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Many migrants were able to significantly improve their life conditions and kept their nuclear family close to them. Many others didn’t.
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A life in the U. S., their hearts in Latin America | OP-ED

Many migrants were able to significantly improve their life conditions and kept their nuclear family close to them. Many others didn’t.

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Specialized studies about people’s lives only ratify the circumstances they are going through. A study published in December shows exactly that, and it is worth commenting on. 

“The economic state of Latinos in America: The American dream deferred” is the title of a report by McKinsey & Company. It advises that Latinos could have a huge impact in the United States if they could overcome barriers that do not allow them to be fully involved in its economy.

It says that its labor force will make up 30% by 2060, a significant growth when taking into consideration that today it is 17,3%. Today the population of Latinos is close to 60 million people. That is, more than the population in Colombia, Peru and Venezuela together, or Chile, Ecuador, Bolivia and Cuba together.

The report, which sets forth their difficulties, also highlights their achievements in the last years. “Latinos start more businesses and have higher rates of intergenerational mobility, and their share of skilled and higher-paid occupations has increased in the past decade. As a population, they increasingly embody—in spirit and reality—the American dream that hard work pays off and each successive generation will be better off than the one before.”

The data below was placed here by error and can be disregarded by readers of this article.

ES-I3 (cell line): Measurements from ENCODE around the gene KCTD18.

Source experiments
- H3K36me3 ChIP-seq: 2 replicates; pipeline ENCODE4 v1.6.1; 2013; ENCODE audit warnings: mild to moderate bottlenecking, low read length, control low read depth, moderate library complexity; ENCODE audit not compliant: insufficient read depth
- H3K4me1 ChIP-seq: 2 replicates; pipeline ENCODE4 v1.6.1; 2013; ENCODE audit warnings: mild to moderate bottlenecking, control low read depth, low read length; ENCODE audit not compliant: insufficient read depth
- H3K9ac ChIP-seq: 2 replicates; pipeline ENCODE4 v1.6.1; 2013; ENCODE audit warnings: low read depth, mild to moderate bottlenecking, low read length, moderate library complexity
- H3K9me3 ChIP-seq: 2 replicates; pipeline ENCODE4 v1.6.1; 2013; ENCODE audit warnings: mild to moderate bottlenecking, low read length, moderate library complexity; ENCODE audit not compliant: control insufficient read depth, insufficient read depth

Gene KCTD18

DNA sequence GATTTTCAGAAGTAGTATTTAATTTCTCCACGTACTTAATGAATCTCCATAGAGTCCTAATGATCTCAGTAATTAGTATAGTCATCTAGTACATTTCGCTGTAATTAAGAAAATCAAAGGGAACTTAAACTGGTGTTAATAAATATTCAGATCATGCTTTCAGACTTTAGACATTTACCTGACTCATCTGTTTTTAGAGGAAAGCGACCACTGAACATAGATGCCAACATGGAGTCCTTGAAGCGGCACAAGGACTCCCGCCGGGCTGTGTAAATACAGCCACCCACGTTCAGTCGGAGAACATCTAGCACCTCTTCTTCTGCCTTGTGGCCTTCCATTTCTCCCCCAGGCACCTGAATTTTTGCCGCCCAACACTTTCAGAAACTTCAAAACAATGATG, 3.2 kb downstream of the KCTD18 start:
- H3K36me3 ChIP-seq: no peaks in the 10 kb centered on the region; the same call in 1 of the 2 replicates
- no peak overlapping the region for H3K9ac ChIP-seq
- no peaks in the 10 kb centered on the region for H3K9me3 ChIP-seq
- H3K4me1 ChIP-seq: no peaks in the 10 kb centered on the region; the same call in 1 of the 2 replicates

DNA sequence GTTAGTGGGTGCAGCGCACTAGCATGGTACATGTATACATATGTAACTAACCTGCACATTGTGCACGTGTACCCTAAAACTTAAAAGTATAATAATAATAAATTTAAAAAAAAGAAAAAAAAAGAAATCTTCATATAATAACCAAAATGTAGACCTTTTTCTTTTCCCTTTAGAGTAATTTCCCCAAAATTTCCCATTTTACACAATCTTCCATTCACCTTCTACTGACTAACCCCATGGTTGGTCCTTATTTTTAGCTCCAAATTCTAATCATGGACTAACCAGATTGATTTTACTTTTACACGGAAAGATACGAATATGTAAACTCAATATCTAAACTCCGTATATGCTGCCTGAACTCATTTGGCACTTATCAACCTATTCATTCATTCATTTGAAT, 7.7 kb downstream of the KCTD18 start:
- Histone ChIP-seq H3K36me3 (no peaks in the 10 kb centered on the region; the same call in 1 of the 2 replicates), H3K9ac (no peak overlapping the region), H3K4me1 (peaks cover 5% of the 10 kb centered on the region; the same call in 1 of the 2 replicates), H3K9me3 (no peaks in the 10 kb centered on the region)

It is worth noting from this last sentence that the economic gap is decreasing as more Latinos are born in the United States. 

As for entrepreneurship, Latinos, more than any other group, start more businesses per capita. In five years, 0,5 per cent started a business while the percentage for Asians and Whites is 0,3. This scenario can be seen in 45 states, where there are many success stories of how they made their way through. 

Many are on the other end: difficulties to access housing, credits and fair payment. Many of those who are not having a good time are also doing Jobs that nobody else wants to do.

The study also includes another aspect, the reason for leaving their native countries: improving the financial conditions of their families, who stayed home waiting for the god news. The report by McKinsey & Company claims that 32% sends money to their relatives and many more than half transfers about 30% of their income. They left for the United States, but their hearts stayed in their home countries.

These are the cold numbers of research that serve as reference to know if the American dream was worth the adventure. The truth is that many left their countries with a goal in mind, work to live and give their families a better future. Many probably stayed trapped in Jobs that nobody wants to do without a hope to make progress. Trapped because that is better than going back home.

 

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